How it works
L-dopa is a precursor of dopamine, one of the important neurotransmitters in regulation of growth hormone. Drugs that raise the levels of dopamine in the brain are among the most powerful stimulants of GH release. It is also a building block for the transmitters norepinephrine and epinephrine, which have all been shown to increase GH secretion.
L-dopa attained cinematic fame in Awakenings as the drug that jolted patients out of their fifty-year trance caused by a form of sleeping sickness. It may also serve to awaken although not as dramatically older people from the lethargy of aging. A number of studies in animals reveal that L-dopa has remarkable anti-aging and life-extending effects. In a classic longevity study, Dr. George Cotzias, the developer of L-dopa for Parkinson’s disease, fed three groups of mice varying amounts of L-dopa one milligram, 20 milligrams, and 40 milligrams, respectively, per gram of diet. A control group had no L-dopa in their diet. The group on the highest dosage 40 milligrams lived the longest, with almost twice the number of animals in this group still alive at 18 months compared with the untreated controls (73 percent versus 39 percent).
L-dopa helps restore the sensitivity of hypothalamus to feedback from the hormonal signals from the rest of the body, which is impaired with age. This in turn improves the homeostasis of the body. Since lack of responsiveness to hormonal signals could be involved in the decreased secretion of GH with age, the use of L-dopa may reverse this communication breakdown.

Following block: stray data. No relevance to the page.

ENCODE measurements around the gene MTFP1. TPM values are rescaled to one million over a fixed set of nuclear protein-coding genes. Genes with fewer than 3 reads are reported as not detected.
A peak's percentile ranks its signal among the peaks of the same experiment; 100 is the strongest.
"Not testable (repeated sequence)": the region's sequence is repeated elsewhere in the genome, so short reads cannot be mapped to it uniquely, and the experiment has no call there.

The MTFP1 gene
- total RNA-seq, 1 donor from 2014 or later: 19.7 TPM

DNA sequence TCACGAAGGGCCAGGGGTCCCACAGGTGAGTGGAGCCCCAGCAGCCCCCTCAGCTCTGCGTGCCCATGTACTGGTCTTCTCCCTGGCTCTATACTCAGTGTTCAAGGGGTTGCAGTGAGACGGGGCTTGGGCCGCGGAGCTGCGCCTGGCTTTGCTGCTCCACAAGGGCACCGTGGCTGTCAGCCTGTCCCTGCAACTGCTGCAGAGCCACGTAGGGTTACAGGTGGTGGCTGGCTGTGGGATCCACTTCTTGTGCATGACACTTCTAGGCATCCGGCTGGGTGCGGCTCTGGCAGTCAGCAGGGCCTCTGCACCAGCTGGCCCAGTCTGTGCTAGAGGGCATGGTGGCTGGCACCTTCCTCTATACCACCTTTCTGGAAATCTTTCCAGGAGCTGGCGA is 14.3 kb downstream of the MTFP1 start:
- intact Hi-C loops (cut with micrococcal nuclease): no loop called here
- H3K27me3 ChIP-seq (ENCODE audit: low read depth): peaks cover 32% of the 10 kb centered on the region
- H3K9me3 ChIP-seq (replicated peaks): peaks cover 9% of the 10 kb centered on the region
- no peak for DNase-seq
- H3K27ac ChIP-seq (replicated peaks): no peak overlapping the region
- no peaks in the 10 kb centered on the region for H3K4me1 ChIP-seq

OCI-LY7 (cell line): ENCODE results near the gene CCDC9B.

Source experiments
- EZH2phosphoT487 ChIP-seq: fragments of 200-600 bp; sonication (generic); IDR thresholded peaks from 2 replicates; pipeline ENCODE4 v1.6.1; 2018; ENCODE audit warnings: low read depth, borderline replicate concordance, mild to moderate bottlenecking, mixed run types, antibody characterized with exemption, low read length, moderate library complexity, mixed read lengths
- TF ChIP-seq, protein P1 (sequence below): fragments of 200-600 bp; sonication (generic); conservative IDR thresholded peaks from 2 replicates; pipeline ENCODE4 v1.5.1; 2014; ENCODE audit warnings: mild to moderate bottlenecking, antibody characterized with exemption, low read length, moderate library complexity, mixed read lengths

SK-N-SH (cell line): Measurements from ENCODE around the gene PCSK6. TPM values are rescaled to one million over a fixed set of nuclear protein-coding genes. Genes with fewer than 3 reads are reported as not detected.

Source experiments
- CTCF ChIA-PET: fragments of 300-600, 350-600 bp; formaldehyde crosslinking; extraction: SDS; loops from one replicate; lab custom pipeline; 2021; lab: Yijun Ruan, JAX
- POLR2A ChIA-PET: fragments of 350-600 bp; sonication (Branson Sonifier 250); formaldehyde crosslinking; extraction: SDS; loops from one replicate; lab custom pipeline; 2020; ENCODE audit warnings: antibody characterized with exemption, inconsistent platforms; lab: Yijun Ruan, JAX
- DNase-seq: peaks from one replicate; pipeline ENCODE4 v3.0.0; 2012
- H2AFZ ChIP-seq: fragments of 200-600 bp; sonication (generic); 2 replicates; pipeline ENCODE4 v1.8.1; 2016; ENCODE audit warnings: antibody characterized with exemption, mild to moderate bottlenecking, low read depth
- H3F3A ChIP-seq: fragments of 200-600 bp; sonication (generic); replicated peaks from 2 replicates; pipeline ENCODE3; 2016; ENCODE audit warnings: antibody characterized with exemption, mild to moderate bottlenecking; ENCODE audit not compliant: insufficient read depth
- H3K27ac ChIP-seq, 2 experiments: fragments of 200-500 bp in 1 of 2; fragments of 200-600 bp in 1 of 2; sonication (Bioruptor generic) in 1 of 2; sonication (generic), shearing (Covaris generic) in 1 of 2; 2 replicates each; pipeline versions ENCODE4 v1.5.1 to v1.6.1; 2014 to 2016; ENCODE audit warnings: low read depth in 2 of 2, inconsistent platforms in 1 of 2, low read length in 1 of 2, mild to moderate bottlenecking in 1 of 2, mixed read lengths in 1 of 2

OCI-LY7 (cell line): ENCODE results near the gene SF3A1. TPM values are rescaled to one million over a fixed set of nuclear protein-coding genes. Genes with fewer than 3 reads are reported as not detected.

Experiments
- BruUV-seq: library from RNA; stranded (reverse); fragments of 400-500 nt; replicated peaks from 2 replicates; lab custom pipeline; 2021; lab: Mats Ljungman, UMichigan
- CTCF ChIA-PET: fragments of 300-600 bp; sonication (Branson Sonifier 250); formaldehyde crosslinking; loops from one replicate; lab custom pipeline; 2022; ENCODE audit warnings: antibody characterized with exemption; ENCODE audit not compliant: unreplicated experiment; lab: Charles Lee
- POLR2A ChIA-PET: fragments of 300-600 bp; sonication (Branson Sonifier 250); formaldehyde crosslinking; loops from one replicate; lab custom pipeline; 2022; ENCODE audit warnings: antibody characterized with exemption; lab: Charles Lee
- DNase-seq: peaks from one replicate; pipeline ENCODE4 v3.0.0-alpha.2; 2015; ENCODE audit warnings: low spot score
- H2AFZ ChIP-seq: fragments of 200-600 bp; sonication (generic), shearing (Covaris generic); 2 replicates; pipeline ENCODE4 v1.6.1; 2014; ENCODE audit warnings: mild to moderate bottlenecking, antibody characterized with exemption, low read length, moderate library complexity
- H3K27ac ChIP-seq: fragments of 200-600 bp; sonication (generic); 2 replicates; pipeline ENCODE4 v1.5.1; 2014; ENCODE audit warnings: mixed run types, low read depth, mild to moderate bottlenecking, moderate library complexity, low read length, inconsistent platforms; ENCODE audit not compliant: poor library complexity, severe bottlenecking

Some people who have used L-dopa as a GH-releaser and for life extension purposes claim that it is a great sexual stimulant, another well-known effect of GH.
In low doses, far under those used for Parkinson’s patients, L-dopa is effective in raising GH levels without side effects. Since it works through a different mechanism from arginine and ornithine, it may be a useful addition to amino acid stacks.
125 to 500 milligrams at bedtime as directed by a physician; best taken as carbidopa (sinemet).
This is a serious prescription drug that must be used with medical supervision. Side effects mostly seen at doses higher than 500 milligrams include dizziness, nausea, vomiting, involuntary body movements, orthostatic hypotension, high blood pressure, arrhythmia, confusion, psychosis, depression, and gastrointestinal bleeding.
Greater adverse effects with pure forms (not carbidopa) or at high doses.